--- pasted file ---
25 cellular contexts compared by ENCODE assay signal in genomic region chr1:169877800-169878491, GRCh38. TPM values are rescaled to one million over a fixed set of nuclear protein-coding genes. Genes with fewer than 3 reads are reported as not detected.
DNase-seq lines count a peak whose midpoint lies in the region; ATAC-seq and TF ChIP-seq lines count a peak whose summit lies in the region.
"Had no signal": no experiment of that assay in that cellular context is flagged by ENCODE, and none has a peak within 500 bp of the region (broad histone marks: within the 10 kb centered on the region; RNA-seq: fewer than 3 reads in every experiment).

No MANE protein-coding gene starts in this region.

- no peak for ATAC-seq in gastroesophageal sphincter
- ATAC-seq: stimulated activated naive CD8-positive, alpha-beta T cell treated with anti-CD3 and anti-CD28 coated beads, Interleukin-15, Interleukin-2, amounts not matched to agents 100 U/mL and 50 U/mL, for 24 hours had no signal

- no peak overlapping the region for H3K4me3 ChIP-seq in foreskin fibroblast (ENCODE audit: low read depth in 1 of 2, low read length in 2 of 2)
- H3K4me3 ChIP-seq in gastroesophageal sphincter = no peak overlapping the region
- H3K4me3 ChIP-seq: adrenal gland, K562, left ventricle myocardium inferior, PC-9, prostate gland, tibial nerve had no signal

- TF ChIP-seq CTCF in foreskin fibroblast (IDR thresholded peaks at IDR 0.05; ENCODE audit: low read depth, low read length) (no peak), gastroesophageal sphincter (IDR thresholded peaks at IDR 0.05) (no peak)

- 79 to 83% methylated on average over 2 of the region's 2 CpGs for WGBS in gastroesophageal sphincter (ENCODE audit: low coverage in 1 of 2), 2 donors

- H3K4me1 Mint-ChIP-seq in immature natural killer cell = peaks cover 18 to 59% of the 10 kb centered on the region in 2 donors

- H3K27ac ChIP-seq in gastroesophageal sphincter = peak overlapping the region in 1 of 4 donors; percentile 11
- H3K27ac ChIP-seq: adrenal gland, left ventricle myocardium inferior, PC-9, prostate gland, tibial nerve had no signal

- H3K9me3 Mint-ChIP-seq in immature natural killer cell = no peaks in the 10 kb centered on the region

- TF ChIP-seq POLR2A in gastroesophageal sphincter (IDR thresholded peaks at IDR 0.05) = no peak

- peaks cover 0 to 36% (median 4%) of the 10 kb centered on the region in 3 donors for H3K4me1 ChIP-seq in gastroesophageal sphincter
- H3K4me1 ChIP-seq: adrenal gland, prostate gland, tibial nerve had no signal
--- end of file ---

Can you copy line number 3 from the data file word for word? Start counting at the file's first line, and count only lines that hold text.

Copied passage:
"Had no signal": no experiment of that assay in that cellular context is flagged by ENCODE, and none has a peak within 500 bp of the region (broad histone marks: within the 10 kb centered on the region; RNA-seq: fewer than 3 reads in every experiment).